In much the same way PAC-MAN® gobbles through an intense maze of dots eating and destroying its aggressors, researchers from the Charles E. Schmidt College of Medicine at Florida Atlantic University have revealed for the first time how a similar mechanism in the eye lens does exactly the same thing. They have discovered that cells in close proximity to each other can sense when a cell is dying due to environmental stressors like UV light, smoke and other pollutants, and eat the cell before it becomes toxic.
In a study just published in the Journal of Biochemistry and Molecular Biology, these researchers not only demonstrate that this happens with lens cells, but they uncover the molecules that are required to do it. They also reveal that the molecules needed for the cells to eat each other are degraded by UV light. And when that happens, the cells lose the ability to eat each other. Since these systems are not confined to the eye lens and diseases of the eye such as cataracts, uncovering the mechanisms and functions will provide important information in more complex tissues and disease states.
It has long been known that environmental damage is associated with cell death and that it kills tissue because it is toxic. Yet, the eye lens, which does not have a blood supply, gets hit by UV light and other stressors that continuously kill cells. Consistently, the eye lens has evolved multiple protective and repair systems to preserve its transparent function in the face of environmental insults. So how does it do that?
That's exactly what these researchers sought to understand in this novel study. They were able to establish that the intact eye lens is indeed capable of removing apoptopic lens cell debris and worked to identify a molecular mechanism for this process by lens cells. By using the eye lens as a model, they searched to understand how other cells and tissues might operate in a different way than by using blood cells.
"Accumulation of apoptopic material is toxic to epithelial cell populations, which include the cornea, skin, lungs and other tissue, and is associated with the development of multiple autoimmune, inflammatory, aging and degenerative diseases," said Marc Kantorow, Ph.D., author of the paper and a professor and director of graduate studies in FAU's College of Medicine. "Identifying the cell systems that protect against the effects of apoptosis-inducing insults is an important step toward understanding and developing therapies to treat these diseases."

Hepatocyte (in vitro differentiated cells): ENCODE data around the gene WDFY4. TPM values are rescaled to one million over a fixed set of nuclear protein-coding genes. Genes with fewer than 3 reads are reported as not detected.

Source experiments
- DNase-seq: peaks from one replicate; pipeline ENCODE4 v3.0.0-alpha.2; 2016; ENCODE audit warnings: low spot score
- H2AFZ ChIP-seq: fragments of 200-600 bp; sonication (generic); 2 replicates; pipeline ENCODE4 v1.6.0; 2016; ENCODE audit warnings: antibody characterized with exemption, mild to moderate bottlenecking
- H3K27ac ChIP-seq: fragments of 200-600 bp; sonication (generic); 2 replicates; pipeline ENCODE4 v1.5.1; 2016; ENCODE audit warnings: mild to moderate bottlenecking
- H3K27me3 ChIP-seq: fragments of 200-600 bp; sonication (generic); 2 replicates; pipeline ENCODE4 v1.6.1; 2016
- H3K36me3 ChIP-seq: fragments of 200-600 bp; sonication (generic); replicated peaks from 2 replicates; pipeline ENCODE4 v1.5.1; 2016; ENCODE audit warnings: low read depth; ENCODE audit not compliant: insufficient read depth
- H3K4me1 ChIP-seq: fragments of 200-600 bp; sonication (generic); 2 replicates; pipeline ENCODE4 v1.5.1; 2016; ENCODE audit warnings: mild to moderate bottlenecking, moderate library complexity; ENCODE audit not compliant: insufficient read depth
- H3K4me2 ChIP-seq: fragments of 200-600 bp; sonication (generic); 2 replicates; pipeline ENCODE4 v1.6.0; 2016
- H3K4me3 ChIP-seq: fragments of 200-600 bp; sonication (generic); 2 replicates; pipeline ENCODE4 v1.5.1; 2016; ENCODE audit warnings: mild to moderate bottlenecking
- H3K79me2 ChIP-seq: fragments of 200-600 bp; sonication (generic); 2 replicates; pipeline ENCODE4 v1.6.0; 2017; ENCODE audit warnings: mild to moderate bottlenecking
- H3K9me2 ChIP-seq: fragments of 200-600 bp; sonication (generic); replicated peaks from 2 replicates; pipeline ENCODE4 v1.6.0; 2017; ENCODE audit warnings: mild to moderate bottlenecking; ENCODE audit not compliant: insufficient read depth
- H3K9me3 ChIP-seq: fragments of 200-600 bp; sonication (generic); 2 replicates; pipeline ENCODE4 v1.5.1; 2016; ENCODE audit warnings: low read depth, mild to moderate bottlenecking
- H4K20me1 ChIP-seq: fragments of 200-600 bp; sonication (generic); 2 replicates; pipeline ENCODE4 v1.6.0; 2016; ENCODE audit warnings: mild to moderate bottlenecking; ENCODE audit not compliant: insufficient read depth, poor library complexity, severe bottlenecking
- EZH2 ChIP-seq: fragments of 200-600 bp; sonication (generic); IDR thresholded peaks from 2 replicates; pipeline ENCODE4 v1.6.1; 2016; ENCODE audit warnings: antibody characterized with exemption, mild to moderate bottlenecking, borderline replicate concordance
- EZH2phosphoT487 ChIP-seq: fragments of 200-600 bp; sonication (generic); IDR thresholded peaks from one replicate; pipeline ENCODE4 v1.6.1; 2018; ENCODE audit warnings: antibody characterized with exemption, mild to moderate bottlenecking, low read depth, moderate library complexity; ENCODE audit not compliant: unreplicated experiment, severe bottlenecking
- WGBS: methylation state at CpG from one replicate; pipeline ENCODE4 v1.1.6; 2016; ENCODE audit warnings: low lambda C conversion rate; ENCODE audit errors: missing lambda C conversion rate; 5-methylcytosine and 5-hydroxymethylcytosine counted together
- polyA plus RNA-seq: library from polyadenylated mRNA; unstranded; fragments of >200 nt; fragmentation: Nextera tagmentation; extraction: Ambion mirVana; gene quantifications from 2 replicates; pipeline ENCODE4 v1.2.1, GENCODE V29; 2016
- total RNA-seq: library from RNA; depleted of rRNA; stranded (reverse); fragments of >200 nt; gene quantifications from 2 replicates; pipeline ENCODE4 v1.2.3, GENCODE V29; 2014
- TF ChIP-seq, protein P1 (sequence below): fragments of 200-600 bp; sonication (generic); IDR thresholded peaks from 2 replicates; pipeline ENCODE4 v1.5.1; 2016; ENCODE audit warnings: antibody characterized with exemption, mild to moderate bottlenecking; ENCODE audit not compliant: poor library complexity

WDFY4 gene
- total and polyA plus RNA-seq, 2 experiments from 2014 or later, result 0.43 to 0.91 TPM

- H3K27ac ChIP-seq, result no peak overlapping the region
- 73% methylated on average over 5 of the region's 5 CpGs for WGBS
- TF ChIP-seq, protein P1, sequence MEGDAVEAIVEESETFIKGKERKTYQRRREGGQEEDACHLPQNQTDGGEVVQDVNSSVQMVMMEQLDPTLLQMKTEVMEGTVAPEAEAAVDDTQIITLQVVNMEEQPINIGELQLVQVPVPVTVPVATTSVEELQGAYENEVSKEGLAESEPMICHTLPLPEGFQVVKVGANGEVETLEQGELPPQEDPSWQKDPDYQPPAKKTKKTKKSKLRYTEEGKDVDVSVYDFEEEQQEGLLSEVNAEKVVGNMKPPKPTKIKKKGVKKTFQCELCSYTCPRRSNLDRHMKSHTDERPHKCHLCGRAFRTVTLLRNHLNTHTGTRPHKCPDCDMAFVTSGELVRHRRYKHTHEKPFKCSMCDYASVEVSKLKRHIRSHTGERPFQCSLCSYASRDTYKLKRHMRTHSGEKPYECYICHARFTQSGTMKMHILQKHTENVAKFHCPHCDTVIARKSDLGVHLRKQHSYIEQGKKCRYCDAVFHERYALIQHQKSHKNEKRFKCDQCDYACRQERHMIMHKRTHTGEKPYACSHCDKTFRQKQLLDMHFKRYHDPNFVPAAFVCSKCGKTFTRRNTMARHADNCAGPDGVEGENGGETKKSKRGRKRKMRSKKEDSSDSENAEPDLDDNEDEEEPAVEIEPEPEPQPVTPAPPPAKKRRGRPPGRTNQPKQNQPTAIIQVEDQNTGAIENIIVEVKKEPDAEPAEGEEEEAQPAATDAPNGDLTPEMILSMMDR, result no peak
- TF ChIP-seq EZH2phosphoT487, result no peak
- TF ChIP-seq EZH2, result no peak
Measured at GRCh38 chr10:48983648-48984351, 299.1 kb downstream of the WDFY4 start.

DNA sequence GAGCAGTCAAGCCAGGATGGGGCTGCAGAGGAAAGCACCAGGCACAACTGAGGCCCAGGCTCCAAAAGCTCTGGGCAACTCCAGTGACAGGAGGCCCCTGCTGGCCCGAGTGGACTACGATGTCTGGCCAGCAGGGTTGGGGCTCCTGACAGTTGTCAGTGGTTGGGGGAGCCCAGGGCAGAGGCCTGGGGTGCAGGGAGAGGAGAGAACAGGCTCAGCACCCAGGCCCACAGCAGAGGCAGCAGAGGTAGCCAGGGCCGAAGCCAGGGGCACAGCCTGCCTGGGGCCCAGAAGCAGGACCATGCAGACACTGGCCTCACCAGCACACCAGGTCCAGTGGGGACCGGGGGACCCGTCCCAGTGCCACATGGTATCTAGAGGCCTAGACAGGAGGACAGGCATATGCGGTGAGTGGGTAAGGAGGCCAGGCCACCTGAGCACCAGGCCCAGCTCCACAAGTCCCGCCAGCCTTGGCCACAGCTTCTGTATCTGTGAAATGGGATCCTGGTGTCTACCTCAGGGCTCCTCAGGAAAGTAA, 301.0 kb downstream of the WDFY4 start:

Using embryonic chicken lenses, Kantorow and his collaborators Lisa Brennan, Ph.D., associate research professor; Daniel Chauss, a Ph.D. candidate; and Olya Bakina, a Fulbright scholar and graduate student all in FAU's College of Medicine, engineered the eye lens cells to be either fluorescent red or fluorescent green - instead of what would normally be a clear lens cell. They created artificial dead green cells and fed them to the red cells. When the green cells ate the red cells, they turned yellow. They observed this mechanism in real-time using microscopy to track the digesting cells and utilized antibodies to specific molecules to determine which molecules were needed for the cells to eat each other.
"It is widely known that cells have very specific functions and that environmental damage is associated with cell death," said Brennan. "Before this study, the common knowledge was that what removed these dead cells were specialized immune cells that literally go into the tissue and eat these dead cells and that's how your body got rid of them. We looked at the eye lens as a model to try to search for alternate ways to get rid of these dead cells to keep a tissue alive."
The eye lens is one of the most environmentally challenged tissues of the body since it lacks protective pigmentation and resides just behind the transparent and surface exposed cornea. Damage to the lens and its components causes age-related cataract formation that remains a leading cause of visual disability despite advances in surgical treatment options.
"Twenty percent of all cataracts are associated with UV light exposure and at some point in their lifetime, most people will get cataracts," said Kantorow. "Our work has the potential to lead to the development of treatments and therapies that would eliminate the need for surgery, which is the only way to treat cataracts today."